Marquette Women’s Volleyball: Mertens battles injury-prone past with positive attitude and determination
It’s been a long journey for Holly Mertens.
Entering her fifth season as a member of Marquette’s volleyball team as a redshirt senior, her time with the Golden Eagles has been a rollercoaster ride of injuries and accolades.
Mertens’s passion for the game has been tested time and time again and she, along with coach Bond Shymansky and the rest of the team, hope that the 2012 season will be the culmination of a great comeback story.
The Stanley, Wis., native was a four-year letter winner in basketball, track and volleyball at Stanley-Boyd High School, helping the volleyball team to a Division 3 state championship in 2006.
“We always tease her and ask her if she came from the good side or the bad side, the Stanley side or the Boyd side,” Shymansky said.
Mertens was selected to the first team all-state roster and named Chippewa County Player of the Year in ’06 and ’07 before choosing to come to Marquette.
“The first time I came here I just loved the campus,” Mertens said. “It was a smaller Division 1 school, which was great for me, and the facilities at the Al McGuire Center are amazing. Being able to play on one of the best arenas in the Big East was definitely an aspect I looked at.”
Unfortunately, Mertens’s career as a Golden Eagle began with an ACL tear that sidelined her for her freshman season.
When Shymansky became head coach in 2009, he wasn’t sure where to play Mertens and was uncertain about her skill set, as she was one of the players he inherited.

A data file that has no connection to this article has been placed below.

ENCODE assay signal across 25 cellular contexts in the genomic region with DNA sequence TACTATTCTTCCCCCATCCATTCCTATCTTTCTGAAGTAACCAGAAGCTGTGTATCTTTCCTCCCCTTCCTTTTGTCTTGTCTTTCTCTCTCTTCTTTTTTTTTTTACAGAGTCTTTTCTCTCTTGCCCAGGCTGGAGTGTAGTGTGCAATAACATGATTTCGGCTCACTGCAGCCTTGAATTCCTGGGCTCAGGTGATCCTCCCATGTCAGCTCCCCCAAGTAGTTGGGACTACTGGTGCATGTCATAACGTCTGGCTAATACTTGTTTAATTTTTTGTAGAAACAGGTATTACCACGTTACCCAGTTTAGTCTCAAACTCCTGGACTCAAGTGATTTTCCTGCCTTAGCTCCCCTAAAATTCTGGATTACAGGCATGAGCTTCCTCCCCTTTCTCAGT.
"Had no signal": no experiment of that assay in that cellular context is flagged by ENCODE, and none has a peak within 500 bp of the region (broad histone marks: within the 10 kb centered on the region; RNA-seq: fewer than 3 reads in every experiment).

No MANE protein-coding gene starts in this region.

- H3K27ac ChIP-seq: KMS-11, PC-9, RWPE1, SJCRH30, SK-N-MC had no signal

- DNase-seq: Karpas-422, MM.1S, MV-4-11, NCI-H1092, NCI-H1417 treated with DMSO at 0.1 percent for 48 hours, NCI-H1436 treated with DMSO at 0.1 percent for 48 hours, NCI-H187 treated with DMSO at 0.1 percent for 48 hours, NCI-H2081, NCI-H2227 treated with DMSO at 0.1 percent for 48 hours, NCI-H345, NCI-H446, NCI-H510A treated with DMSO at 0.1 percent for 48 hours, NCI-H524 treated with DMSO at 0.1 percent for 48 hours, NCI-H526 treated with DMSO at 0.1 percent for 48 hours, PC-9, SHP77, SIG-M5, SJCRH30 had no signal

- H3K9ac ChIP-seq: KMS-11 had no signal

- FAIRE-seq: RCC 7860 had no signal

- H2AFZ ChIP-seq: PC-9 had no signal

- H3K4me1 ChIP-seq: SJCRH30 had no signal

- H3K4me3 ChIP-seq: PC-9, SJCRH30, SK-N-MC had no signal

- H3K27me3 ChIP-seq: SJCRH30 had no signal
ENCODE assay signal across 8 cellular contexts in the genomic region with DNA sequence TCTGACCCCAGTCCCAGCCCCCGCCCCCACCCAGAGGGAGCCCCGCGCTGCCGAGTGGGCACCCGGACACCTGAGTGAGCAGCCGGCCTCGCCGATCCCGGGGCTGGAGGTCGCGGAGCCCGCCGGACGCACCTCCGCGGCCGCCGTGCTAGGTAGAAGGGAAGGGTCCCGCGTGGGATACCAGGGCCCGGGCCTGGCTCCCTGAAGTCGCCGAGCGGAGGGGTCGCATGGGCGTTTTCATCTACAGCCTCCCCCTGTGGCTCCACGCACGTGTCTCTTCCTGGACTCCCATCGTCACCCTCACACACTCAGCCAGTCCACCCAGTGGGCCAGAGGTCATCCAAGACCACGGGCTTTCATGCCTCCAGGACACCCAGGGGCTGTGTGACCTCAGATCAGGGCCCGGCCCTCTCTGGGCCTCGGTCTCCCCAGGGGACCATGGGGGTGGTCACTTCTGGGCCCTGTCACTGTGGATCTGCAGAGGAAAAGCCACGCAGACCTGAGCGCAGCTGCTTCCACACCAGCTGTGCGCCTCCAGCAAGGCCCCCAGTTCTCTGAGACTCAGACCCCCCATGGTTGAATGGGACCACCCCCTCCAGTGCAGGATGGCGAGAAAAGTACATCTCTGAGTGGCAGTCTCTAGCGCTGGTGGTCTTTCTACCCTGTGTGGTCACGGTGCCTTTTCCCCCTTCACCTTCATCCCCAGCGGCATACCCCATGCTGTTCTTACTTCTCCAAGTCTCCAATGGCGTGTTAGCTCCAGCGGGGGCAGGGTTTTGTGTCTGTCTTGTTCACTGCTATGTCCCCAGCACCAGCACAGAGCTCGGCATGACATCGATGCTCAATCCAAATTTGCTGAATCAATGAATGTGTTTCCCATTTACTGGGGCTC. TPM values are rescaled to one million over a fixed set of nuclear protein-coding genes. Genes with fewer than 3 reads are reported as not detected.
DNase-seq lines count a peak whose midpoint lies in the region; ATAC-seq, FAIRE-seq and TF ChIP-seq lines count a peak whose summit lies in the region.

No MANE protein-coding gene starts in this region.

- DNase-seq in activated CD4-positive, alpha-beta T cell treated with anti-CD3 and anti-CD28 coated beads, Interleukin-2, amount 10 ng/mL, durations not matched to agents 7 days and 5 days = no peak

“She was rehabbing her knee, so I had literally no idea what she could do,” Shymansky said. “We got a few of her high school videos and I thought, ‘OK, she has fast arms, so let’s see what she can do.’”
After making 14 starts in 2009, Mertens suffered yet another knee injury the following spring, putting the future of her volleyball career in jeopardy.
“At that point we really thought it was the end for her,” Shymansky said. “We had a long conversation one night about it maybe being time to hang it up. There were a lot of tears and there was a lot of soul searching for her, but she came back to me the next night and said, ‘Coach, don’t give up on me, I’m going to find a way to get it done.’”
While her body was physically unable to perform, Mertens said she absorbed as much as she possibly could while watching from the bench. Former teammate and classmate Ciara Jones said Mertens’s growth through her injuries made her stronger than many of the other players on the team.
“Her growth has been all mental,” Jones said. “She has a lot of mental toughness from her injuries and rehab, and I know that she’s going to give everything she can. This is her chance to finally be great, so I’m excited for her.”
Last season was a breakthrough for Mertens, as she worked her way into the starting lineup as a right-side hitter.
For the second season in a row she achieved All-Big East Academic honors and was voted the team’s most improved player, notching 144 kills and 38 blocks in 65 sets.
“Last year you could see the payoff for her as she emerged into our starting lineup,” Shymansky said. “You got to see what I call the ‘face of destruction.’ She just keeps saying, ‘give me the ball, give me the ball,’ and it’s such a cool moment to witness as a coach.”
Aside from making a huge impression on her coach, Mertens made some noise in the conference as an individual and was named to the All-Big East Preseason team heading into this season.
She got off to a good start in the team’s first match against Bowling Green, as the Golden Eagles swept the Falcons in front of a raucous Al McGuire Center crowd.
After reaching an all-time low, Mertens’ love for her sport has carried her back to the top, thanks to a mindset that Shymansky said he can’t teach.
“Part of Holly’s gift is she’s incredibly positive and doesn’t let things get her down,” Shymansky said. “That’s a personality trait we as a coaching staff can’t begin to take credit for. Overall, it’s been a great maturation process for her.”